Washington Examiner’s Blinder Challenges Present, Future Alabama Journalists to Maintain Last ‘Golden Goose’

The Washington Examiner’s Alan Blinder told attendees at the Alabama Press Association and Alabama Scholastic Press Association Joint Convention To Maintain Journalists’ Last Golden Goose– Our Credibility”

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It is not often that we as journalism professors get to see our graduates return to campus and give a keynote address to the state’s newspaper publishers less than a year after they receive their degree.

But, it’s not often that we have graduates like Alan Blinder, who today took a break from covering D.C. government for The Washington Examiner, to come back to his alma mater to address a rare joint convention of the Alabama Scholastic Press Association and Alabama Press Association.

Nearly ten months after covering the April 27th tornado for the Associated Press here, Blinder today issued pats on the back to his AP colleagues who worked alongside him in chronicling the events on the day an EF-4 twister destroyed a tenth of our city.

“News organizations can and must be at their best in times of crisis,” Blinder said. “Our first obligation is to the truth.  It is not speed.”

Blinder recalled how the Associated Press often was the second, third or fourth organization to report details in the aftermath of the storm.  As a result, they did not have to issue a single correction for any stories that were transmitted to hundreds of news organizations around the world.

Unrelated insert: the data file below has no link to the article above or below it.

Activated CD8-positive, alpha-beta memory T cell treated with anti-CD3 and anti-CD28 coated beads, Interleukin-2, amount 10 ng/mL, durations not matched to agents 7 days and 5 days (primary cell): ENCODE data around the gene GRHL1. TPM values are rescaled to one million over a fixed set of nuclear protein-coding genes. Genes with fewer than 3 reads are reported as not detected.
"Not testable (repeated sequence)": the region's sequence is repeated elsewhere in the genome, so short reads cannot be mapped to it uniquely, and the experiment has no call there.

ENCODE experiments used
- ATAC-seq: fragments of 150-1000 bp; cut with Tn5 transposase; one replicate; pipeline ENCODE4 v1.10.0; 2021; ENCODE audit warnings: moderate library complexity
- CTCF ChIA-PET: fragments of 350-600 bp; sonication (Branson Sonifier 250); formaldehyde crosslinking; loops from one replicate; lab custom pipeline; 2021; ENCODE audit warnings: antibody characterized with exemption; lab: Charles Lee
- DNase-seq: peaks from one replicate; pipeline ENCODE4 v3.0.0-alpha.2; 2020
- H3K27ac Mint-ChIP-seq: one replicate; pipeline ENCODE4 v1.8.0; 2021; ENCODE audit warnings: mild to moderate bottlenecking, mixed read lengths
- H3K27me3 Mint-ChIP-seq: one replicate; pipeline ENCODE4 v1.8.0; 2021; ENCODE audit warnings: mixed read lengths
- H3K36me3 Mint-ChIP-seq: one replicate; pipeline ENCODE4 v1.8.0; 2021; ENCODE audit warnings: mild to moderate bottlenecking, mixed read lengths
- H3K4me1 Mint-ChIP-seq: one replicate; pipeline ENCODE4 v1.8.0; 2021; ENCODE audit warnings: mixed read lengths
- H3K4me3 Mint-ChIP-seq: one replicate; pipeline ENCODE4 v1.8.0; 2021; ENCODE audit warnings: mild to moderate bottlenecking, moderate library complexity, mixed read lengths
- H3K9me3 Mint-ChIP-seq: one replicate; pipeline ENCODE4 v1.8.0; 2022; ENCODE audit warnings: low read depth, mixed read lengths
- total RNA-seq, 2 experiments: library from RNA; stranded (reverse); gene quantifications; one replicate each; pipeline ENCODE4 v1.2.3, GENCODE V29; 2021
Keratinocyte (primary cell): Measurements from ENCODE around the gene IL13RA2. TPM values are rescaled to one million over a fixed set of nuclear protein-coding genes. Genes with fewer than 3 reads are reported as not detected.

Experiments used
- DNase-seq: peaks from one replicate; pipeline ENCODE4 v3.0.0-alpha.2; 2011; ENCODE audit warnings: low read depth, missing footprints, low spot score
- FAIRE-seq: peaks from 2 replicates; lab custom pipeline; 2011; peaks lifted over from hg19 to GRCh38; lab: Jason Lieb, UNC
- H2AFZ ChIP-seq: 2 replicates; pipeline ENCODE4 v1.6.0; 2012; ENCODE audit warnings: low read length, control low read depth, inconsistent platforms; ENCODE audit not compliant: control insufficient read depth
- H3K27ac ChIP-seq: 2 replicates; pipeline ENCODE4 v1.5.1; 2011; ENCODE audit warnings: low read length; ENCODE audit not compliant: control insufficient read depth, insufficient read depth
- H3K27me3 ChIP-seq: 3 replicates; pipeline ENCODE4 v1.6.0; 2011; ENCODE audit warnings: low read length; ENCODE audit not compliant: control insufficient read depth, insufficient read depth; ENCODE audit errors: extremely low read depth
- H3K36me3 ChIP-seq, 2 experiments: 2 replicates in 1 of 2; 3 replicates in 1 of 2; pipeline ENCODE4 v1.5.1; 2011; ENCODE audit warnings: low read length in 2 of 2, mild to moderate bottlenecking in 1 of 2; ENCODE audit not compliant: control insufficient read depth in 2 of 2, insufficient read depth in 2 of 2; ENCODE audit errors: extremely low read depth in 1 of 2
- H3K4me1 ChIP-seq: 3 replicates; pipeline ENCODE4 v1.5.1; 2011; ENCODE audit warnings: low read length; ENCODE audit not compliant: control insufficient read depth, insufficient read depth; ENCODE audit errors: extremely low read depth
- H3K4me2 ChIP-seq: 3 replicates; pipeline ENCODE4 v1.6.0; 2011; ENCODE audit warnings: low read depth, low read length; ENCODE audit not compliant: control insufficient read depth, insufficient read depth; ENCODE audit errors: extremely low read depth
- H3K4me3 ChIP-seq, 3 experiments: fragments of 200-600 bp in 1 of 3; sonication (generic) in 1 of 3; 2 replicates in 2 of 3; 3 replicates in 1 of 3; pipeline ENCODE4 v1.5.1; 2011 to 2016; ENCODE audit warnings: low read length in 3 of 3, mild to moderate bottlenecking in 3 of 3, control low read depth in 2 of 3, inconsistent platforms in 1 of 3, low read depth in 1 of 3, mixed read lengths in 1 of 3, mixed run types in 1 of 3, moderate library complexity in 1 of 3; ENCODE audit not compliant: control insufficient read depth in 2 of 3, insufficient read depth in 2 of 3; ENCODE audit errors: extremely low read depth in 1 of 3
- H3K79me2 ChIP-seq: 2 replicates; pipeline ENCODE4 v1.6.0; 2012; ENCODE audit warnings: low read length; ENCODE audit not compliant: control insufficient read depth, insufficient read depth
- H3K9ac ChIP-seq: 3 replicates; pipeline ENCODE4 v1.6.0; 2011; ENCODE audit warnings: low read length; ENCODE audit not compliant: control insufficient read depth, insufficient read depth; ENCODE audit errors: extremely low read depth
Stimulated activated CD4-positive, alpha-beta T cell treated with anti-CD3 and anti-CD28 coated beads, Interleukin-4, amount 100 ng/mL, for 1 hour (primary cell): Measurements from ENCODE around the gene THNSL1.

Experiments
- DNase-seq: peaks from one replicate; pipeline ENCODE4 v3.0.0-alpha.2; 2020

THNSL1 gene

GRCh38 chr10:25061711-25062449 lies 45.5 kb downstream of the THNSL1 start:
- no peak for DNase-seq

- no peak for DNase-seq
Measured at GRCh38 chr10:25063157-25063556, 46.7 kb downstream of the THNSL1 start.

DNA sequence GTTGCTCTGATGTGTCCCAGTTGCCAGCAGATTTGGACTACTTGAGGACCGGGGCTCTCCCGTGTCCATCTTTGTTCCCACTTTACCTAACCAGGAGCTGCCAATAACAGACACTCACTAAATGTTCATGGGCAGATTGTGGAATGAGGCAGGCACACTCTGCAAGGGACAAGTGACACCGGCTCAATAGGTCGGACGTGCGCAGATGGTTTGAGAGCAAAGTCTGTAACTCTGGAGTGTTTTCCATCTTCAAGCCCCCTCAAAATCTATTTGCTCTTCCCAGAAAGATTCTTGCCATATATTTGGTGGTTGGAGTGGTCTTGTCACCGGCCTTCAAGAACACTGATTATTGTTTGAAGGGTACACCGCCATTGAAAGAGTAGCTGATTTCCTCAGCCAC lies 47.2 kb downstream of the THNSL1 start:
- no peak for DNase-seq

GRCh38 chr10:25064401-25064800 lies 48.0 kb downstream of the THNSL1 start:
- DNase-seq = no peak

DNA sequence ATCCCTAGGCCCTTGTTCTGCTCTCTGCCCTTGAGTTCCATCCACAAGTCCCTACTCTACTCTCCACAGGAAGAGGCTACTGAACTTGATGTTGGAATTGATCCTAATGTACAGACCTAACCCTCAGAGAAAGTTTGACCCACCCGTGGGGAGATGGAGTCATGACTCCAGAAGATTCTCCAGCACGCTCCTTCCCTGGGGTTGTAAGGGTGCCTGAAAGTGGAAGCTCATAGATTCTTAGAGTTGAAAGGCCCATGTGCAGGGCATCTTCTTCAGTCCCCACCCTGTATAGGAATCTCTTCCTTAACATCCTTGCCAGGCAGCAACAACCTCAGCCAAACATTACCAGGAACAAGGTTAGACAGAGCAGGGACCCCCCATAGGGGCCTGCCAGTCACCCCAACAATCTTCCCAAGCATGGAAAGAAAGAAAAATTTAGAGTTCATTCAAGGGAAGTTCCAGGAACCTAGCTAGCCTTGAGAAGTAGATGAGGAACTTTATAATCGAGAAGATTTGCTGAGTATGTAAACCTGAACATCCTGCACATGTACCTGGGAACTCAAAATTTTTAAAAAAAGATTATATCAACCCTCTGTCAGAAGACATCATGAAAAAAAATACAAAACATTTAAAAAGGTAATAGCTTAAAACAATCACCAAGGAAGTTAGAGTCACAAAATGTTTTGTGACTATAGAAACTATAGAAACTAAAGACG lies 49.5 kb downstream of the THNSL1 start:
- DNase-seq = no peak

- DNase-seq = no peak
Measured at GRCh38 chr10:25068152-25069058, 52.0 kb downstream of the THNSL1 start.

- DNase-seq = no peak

“The AP instilled an idea that standards had to be first,” he said.

The Golden Goose

Blinder’s comments about the April 27th tornado were part of an luncheon address today that was part-celebration of what was accomplished by the journalists covering the worst natural disaster in the state’s history, and part-journalism lesson for the largely student crowd of middle and high school journalists from dozens of scholastic newspapers, yearbooks, broadcasts and literary magazines around the state.

“We must apply our standards of accuracy and fairness to all platforms, ” Blinder said.  “We have to maintain our last golden goose– our credibility”

Advice for the Next Generation

Blinder’s four pieces of advice for the students covering the news during a time of crisis are worth reviewing for those of us already practicing the craft:

  1. Consider the source
  2. Even Well-Meaning Emergency officials Sometimes Get It Wrong
  3. Don’t Make Assumptions
  4. Keep Your Humanity About You

Author: George Daniels

George L. Daniels is an associate professor of journalism at the University of Alabama. After spending eight years in the local television newsroom working as a producer at stations in Richmond, Virginia; Cincinnati, Ohio; and Atlanta, Georgia, Daniels moved from the newsroom to the classroom. He’s conducted research on diversity issues in the media workplace and change in the television newsroom as well as media convergence. Before going to work in television news, Daniels worked briefly as a freelance writer for The Richmond Free Press in his hometown of Richmond, Va.

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